A Beginner's Guide To Champagne
The sound of bottles popping will ring throughout the land December 31st. It's a hallmark not only of this holiday, but of celebrations in general. For what is an anniversary, a promotion, an engagement, without overflowing flutes of bubbly? While we love drinking bubbles for breakfast, lunch, dinner, and in all kinds of weather, we know that for many, December is the rare month where champagne consumption is happening. So maybe you’re rusty from NYE 2011, or maybe you’re wondering what exactly these “bubbles” refer to in terms of wine. We can answer some of these questions just in time for 2013. Salut!
Step One: What is Champagne?
First of all, it’s wine. Probably because folks drink it with a truly regrettable lack of regularity, there seems to be a misconception out there that there’s “champagne” and then there’s “wine.” On an extremely general level, champagne is a [somewhat controversial] blanket term for wine that’s carbonated, either by the "methode champenoise," which involves re-fermenting still wine inside a bottle by the addition of sugar and yeast, or the "charmat" method, which involves carbonating larger quantities of liquid under pressure. Kinda like your SodaStream. However, there are many kinds of champagne — and most of them are not in fact Champagne at all.
What’s the difference, aside from capitalization? You may have heard the slightly ominous advertisements from the Champagne Bureau, a French group that really, really wants to make sure us Yankees know that there’s a whole wide world of sparkling wine out there, but champagne only comes from Champagne, France, a small geographical region about an hour north from Paris. Everything else that sparkles, whether made a stone’s throw over the border from Champagne or in a different hemisphere, should be called “sparkling wine.” We often find ourselves, and other wine professionals too, using “champagne” [note the lowercase c!] to refer to all sparkling wines, inclusive of Champagne. It does get confusing sometimes, and we say, call it whatever you like — but be sure you can specify what you’re really looking for when it comes to selecting a bottle on a wine list or at a store, because it’s going to make a huge difference to your wallet.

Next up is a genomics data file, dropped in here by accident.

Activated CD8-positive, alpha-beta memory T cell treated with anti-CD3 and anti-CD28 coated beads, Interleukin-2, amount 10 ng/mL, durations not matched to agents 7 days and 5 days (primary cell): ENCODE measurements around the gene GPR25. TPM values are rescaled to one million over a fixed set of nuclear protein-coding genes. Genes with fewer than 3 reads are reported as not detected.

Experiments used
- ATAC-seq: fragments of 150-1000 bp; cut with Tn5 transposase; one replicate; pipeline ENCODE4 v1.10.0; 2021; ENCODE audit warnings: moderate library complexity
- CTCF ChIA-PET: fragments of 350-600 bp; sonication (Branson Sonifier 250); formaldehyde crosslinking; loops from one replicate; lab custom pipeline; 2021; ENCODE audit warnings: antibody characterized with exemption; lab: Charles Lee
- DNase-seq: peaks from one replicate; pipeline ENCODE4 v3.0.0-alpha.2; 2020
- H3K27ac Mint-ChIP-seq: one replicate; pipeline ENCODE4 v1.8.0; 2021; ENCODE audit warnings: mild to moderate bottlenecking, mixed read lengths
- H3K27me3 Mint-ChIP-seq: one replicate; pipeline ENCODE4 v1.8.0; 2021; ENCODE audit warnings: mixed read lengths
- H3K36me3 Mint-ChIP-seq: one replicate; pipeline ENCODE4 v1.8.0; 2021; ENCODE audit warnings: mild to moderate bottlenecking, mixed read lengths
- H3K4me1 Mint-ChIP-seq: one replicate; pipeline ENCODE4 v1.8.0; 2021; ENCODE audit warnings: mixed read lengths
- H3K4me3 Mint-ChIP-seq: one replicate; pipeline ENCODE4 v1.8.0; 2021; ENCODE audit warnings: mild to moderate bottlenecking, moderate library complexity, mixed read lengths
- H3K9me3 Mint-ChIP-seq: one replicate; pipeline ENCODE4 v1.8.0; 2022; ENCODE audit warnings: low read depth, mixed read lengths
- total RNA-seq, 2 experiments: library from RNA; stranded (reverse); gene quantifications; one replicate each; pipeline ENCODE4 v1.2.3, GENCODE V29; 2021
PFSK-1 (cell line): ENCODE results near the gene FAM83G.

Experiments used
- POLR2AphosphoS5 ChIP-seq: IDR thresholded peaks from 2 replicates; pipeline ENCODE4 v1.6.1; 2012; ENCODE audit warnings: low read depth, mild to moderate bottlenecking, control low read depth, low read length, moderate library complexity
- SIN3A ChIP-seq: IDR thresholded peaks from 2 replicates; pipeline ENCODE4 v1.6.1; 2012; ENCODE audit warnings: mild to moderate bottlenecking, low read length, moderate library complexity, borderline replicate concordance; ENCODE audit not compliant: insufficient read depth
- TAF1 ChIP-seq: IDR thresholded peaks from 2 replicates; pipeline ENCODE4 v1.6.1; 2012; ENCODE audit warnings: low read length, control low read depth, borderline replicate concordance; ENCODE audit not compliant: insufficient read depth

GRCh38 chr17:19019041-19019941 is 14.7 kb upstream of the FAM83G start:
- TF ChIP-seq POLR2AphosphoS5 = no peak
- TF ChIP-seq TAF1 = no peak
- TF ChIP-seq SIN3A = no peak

Sparkling wines include Spanish cava, Italian prosecco, French cremant, and many more. Sometimes these can be better values, and even better wines, than some official Champagnes But here’s a good tip: $30 will take you a lot further with a vintage cava or prosecco than it will with Champagne in nearly all cases. Got $100 to spend? Go for Champagne.
Step Two: Where do i get it?
This is Chicago. You have options. Buy early and buy often! If you have the wherewithal and time to plan ahead, we recommend tracking down a local wine shop - particularly if you’re a champagne newbie. Good shops have staff on hand who can help you select a bottle based on the occasion and your preferred price range; Dr. Vino has a great resource that’s updated regularly on Chicago's specialty wine shops.
Already on the way to the party? Grocery stores and even Walgreen’s (especially that flagship location downtown, which has a great wine selection) will have cold bottles on hand regularly, especially this time of the year. Your options will be the larger brands, so we suggest going for a prosecco or other sparkling wine. All too often the price tag on Champagnes in these stores is 50% wine, 50% marketing. Grab something unfamiliar and take a gamble, procrastinator.
Step Three: The care and keeping of bubbly
Okay, nearly there. These last few bits here are super important to the enjoyment of your wine. The most important thing is to make sure the bottle is the right temperature; when too warm, the flavors are flabby, the bubbles are less fine, and, last, the cork might explode into your hand, eye, or friend while you’re trying to open it. Experts recommend the wine temperature fall between 40-45F. It’s cold this time of year, so you can leave bottles outside to chill if the fridge is full. We often stick the bottle in the freezer for 20-30 minutes, which works great. Just don’t forget it, or you’ll have a freezer full of sticky frozen wine and shards of glass. And probably some angry friends. And worst of all, no wine.
Glassware is super important if you’re really interested in savoring the wine for wine’s sake. We recommend using a regular wine glass to savor all the aromas released by the bubbles bursting. But let’s be realistic: it’s NYE, you’re probably at either a friend’s house or a packed bar, and you’re likely to have either a plastic flute or a mug to down that drink, so just for tonight, let’s not worry about it. Pro tip: Drinking from the bottle saves you from doing dishes!
Step Four: How do i open this thing?
The bottle is chilled, the flutes/coupes/wine glasses/mugs are ready, and there’s just one thing left to do: Open that mother. With the advent of screwcap wine bottles, even drinking wine has gotten considerably easier, so the technique of opening a bottle of bubbly might seem a bit involved to the uninitiated.
No matter! The internet has tons of videos that can demonstrate far better than words the steps that you need to get to the precious liquid underneath the foil, cage, and cork. Just remember to use caution, and don’t point the bottle at anyone or anything you care about. Put a towel over the cork and remember: Turn the bottle, not the cork. Some day, young grasshopper, when you get a little older, we’ll teach you how to saber a bottle.
Until then, dear reader, we wish you a very happy new year. Cheers!
Bonus step: The CTA offers one-cent [read: free] fares from 10 p.m. until 4 a.m. for New Year’s Eve. Drink up, and let somebody else do the driving.
By Erin Drain